Bush administration officials said they're proud of their efforts. Their first efforts emphasized rooftop rescues over providing food and water for already safe victims.

"We are extremely pleased with the response of every element of the federal government (and) all of our federal partners have made to this terrible tragedy," Secretary of Homeland Security Michael Chertoff said during a news conference Wednesday in Washington.

The agency has more than 1,700 truckloads of water, meals, tents, generators and other supplies ready to go in, Chertoff said. Federal health officials have started setting up at least 40 medical shelters. The Coast Guard reports rescuing more than 1,200 people.

But residents, especially in Biloxi, Miss., said they aren't seeing the promised help, and Knight Ridder reporters along the Gulf Coast said they saw little visible federal relief efforts, other than search-and-rescue teams. Some help started arriving Wednesday by the truckloads, but not everywhere.

"We're not getting any help yet," said Biloxi Fire Department Battalion Chief Joe Boney. "We need water. We need ice. I've been told it's coming, but we've got people in shelters who haven't had a drink since the storm."

The slow response to Katrina and poor federal leadership is a replay of 1992's mishandling of Hurricane Andrew, said former FEMA chief of staff Jane Bullock, a 22-year veteran of the agency.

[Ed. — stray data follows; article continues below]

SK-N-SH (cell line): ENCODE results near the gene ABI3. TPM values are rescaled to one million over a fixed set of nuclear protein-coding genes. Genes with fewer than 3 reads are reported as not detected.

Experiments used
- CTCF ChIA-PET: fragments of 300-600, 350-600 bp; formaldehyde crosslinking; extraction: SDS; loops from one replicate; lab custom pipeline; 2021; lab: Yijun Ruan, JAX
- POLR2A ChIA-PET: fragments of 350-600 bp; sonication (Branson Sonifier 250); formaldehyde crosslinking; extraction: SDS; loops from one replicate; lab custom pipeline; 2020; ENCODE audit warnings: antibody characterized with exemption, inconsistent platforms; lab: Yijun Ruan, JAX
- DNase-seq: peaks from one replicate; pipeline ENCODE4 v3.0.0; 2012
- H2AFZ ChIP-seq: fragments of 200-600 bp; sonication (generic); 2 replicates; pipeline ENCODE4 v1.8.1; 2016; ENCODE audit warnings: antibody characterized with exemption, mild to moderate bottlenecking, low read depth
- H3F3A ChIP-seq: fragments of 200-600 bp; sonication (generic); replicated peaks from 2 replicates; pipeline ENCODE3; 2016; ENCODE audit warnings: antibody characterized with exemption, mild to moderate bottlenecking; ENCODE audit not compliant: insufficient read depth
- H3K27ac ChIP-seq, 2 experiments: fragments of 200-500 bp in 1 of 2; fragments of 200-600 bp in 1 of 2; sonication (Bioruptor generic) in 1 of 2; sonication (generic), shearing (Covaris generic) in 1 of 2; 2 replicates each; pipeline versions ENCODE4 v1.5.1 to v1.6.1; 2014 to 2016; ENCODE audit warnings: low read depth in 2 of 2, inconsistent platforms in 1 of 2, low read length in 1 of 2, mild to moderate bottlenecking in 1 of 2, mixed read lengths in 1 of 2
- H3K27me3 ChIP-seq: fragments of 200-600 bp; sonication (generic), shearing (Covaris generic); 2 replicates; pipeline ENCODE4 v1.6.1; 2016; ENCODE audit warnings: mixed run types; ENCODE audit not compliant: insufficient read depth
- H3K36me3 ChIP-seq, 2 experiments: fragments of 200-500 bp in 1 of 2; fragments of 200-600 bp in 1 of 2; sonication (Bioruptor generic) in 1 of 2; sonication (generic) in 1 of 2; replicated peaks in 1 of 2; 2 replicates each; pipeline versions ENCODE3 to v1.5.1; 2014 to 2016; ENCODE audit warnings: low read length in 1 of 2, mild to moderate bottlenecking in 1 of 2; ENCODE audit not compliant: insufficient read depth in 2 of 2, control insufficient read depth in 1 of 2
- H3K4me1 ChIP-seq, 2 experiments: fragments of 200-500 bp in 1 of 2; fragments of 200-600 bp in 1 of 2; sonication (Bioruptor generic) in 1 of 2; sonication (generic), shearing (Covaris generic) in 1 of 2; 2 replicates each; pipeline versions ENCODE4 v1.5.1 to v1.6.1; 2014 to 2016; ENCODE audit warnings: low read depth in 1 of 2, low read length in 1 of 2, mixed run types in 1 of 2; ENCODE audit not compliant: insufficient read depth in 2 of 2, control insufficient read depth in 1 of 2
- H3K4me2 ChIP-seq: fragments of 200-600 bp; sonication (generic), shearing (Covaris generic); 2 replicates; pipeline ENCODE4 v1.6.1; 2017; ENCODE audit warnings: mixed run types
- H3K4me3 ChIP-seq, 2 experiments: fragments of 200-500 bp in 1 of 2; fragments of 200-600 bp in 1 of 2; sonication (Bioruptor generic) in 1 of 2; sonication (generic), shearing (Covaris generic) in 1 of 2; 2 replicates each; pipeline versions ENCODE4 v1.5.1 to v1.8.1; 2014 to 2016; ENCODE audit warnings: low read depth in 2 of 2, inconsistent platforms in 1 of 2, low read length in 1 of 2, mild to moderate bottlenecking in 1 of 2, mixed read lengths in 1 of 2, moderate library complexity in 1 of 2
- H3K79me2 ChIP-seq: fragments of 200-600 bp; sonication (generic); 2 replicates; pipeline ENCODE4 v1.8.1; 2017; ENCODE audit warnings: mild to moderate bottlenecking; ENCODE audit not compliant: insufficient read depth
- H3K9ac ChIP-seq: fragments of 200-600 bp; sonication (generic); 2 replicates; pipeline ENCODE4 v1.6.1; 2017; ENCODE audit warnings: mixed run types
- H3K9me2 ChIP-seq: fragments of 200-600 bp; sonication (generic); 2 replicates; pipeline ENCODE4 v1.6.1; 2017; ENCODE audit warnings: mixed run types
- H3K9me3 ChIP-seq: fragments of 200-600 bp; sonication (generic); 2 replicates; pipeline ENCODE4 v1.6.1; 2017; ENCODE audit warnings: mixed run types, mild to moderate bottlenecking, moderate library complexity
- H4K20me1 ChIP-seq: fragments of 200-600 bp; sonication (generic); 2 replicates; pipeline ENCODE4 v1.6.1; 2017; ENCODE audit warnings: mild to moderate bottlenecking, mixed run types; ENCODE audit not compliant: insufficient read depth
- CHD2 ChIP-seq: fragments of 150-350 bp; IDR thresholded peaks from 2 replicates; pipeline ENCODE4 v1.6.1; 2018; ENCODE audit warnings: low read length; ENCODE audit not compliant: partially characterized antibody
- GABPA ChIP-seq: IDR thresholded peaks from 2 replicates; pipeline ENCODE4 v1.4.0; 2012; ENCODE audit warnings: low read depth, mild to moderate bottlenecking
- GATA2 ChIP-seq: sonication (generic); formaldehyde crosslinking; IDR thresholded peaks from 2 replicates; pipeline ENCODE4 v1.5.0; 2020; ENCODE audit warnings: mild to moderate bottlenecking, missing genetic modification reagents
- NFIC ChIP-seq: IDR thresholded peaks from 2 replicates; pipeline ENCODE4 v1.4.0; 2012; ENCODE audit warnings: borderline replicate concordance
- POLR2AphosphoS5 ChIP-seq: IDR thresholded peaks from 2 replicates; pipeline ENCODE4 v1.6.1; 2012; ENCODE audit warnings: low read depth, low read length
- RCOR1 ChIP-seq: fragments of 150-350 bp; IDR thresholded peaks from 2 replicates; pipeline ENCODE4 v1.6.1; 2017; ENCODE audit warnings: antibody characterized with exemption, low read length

Bullock blamed inexperienced federal leadership. She noted that Chertoff and FEMA Director Michael Brown had no disaster experience before they were appointed to their jobs.

The slowness is all too familiar to Kate Hale. As Miami's disaster chief during Hurricane Andrew, Hale asked: "Where the hell's the cavalry?"

"I'm looking at people who are begging for ice and water and (a) presence," Hale said Wednesday. "I'm seeing the same sort of thing that horrified us after Hurricane Andrew. ... I realize they've got a huge job. Nobody understands better than I do what they're trying to respond to, but ..."

Budget cuts haven't made disaster preparedness any easier.

Last year, FEMA spent $250,000 to conduct an eight-day hurricane drill for a mock killer storm hitting New Orleans. Some 250 emergency officials attended. Many of the scenarios now playing out, including a helicopter evacuation of the Superdome, were discussed in that drill for a fictional storm named Pam.

This year, the group was to design a plan to fix such unresolved problems as evacuating sick and injured people from the Superdome and housing tens of thousands of stranded citizens.

Funding for that planning was cut, said Tolbert, the former FEMA disaster response director.

"A lot of good was done, but it just wasn't finished," said Tolbert, who was the disaster chief for the state of North Carolina. "I don't know if it would have saved more lives. It would have made the response faster. You might say it would have saved lives."

FEMA wasn't alone in cutting hurricane spending in New Orleans and the surrounding area.

Federal flood control spending for southeastern Louisiana has been chopped from $69 million in 2001 to $36.5 million in 2005, according to budget documents. Federal hurricane protection for the Lake Pontchartrain vicinity in the Army Corps of Engineers' budget dropped from $14.25 million in 2002 to $5.7 million this year. Louisiana Democratic Sen. Mary Landrieu requested $27 million this year.